The Sunday before she died was a beautiful and rare sunny early spring day in Portland. We spent the morning in the garden doing the first yard work of the year. Betty, our 10-year-old Pit Bull mix lay in the sun on the porch, soaking up the warmth. For a few days, she hadn’t been eating. But that had happened before. She would become sort of disenchanted with her food for a chunk of time, eating only once every few days. And then, after a week, she would be back to normal. So we didn’t worry too much. She didn’t really seem like herself that afternoon as we walked to the community garden, but my concern dissipated as soon as we got to the garden—Betty’s usual behaviors started back up: barking at people arriving (because of her breed, the mom arriving with her kids made them stay away from her, even though all she wanted was to say hello and lick their hands) and whining when I walked too far away from her. Betty’s whining was sort of a “bane of our existence” kind of thing for most of her 9 years with us. It was, as usual, high-pitched and pathetic, but when she was really anxious (which was often) it would take on a grating, desperate, growling sound. Betty was a worrier and a whiner, but all out of love. She was desperate, always, to be with her people.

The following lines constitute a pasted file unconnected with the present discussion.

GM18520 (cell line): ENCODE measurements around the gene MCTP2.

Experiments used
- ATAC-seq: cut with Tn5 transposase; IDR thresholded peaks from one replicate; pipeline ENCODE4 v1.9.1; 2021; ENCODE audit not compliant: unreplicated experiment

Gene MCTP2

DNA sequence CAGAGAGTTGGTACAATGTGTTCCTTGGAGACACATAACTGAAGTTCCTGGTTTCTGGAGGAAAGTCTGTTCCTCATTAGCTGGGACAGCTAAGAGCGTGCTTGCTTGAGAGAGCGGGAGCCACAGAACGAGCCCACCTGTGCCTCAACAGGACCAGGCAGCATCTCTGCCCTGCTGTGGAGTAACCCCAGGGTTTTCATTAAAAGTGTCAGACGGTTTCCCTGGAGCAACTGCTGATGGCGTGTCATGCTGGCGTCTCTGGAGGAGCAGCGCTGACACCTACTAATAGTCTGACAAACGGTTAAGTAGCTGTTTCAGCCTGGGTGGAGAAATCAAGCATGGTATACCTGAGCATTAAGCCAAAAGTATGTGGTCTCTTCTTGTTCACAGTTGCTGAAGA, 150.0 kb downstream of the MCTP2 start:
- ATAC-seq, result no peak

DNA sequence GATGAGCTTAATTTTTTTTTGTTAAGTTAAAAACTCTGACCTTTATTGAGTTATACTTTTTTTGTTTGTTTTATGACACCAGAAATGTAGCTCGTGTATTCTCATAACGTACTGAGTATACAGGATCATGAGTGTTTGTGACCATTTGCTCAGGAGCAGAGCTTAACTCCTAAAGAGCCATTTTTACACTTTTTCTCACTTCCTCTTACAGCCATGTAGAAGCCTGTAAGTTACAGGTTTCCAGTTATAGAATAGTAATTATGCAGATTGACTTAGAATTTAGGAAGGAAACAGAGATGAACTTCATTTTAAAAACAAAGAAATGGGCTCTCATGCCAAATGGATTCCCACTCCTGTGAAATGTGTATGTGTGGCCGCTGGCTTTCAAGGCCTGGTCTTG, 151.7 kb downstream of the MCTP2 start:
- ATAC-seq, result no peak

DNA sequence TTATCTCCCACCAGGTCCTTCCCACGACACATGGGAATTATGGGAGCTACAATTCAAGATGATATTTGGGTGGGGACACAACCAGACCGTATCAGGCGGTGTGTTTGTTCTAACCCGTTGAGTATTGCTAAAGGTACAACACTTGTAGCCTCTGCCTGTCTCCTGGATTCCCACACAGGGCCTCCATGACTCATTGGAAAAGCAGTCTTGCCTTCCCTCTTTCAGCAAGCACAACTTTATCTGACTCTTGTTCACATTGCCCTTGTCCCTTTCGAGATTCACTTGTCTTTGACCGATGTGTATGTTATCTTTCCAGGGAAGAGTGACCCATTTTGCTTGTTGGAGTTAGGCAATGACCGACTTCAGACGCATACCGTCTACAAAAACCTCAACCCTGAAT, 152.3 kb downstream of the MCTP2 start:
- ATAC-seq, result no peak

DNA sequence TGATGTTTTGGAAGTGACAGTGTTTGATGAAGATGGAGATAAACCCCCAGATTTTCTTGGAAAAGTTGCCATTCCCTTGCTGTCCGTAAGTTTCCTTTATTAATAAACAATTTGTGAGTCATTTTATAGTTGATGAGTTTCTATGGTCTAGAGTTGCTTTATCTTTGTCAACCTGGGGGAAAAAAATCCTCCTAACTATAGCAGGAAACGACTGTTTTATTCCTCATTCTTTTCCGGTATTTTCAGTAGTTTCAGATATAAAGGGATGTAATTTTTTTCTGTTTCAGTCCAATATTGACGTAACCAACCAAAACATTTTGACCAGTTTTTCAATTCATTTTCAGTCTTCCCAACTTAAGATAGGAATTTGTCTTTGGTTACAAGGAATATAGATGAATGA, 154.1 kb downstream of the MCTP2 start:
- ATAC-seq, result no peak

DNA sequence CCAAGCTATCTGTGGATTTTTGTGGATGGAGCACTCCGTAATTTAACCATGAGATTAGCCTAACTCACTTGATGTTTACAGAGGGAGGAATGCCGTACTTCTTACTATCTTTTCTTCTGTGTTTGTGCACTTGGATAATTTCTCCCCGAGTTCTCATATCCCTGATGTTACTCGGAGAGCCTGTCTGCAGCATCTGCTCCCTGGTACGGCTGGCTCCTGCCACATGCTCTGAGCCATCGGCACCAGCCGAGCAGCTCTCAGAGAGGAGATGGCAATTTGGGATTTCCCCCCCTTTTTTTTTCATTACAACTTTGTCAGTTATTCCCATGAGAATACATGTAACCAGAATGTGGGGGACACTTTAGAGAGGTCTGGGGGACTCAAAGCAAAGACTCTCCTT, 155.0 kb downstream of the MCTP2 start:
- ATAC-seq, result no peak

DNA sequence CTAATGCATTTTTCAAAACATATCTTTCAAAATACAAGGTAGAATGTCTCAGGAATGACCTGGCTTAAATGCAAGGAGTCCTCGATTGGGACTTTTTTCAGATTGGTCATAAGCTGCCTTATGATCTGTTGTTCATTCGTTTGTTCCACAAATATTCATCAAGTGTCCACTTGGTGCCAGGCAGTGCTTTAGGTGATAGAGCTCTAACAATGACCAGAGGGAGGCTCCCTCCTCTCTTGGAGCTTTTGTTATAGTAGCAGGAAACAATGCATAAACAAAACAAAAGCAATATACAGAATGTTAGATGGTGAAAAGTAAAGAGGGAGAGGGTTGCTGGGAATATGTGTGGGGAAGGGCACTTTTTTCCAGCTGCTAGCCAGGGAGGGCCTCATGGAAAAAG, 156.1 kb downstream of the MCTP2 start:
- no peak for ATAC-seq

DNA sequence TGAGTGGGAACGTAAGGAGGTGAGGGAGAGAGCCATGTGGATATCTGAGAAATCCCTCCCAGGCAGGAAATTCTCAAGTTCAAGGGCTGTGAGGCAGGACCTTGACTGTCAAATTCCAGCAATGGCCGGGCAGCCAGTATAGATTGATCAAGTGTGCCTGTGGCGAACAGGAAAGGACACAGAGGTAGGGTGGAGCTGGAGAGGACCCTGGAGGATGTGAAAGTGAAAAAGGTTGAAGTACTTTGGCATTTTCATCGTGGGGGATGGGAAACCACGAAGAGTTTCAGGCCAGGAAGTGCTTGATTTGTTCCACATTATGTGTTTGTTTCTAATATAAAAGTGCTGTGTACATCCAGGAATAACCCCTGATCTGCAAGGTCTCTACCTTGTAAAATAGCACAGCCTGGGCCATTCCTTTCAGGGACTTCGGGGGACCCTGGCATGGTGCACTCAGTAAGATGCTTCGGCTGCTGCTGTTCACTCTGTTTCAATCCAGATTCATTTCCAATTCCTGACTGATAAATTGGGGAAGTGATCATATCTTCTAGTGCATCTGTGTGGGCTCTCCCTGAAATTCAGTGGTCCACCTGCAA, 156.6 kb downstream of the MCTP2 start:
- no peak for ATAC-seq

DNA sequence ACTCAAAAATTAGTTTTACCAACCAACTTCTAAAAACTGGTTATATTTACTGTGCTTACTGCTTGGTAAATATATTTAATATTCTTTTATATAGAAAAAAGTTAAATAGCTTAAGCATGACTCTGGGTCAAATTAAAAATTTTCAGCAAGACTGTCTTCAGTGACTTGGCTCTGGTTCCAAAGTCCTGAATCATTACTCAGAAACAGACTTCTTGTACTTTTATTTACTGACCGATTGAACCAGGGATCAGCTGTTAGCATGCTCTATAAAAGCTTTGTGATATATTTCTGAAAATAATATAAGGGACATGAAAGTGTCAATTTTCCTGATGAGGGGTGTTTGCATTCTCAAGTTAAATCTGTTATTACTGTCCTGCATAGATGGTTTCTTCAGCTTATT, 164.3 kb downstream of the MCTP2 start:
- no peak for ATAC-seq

She came to us in 2004, a year after my husband and I had married. I was a first year teacher, he was in his second year of law school. Both of us had grown up in families in which we weren’t allowed to have dogs: mine because of allergies and his because of the theory that city dogs didn’t have the best lives. We had both always yearned for a dog and we were finally able to get one. We knew we wanted to adopt a shelter dog and we were drawn to Pits because of their history of being misunderstood, abused, and put down. Betty arrived at our house one sunny Seattle afternoon in the trunk of the car belonging to a man who had been fostering her. She had been rescued from a shelter in Oregon days before she was to be put down and then fostered in Seattle with various families. She was a bundle of nerves and energy—she never held still, not for a moment, and she was absolutely desperate to be loved. We took her for a walk with the foster owner and despite the fact that she pulled us around the block, despite the fact that she whined out of excitement and anxiety the whole time, we decided to keep her overnight to see how we got along. Continue reading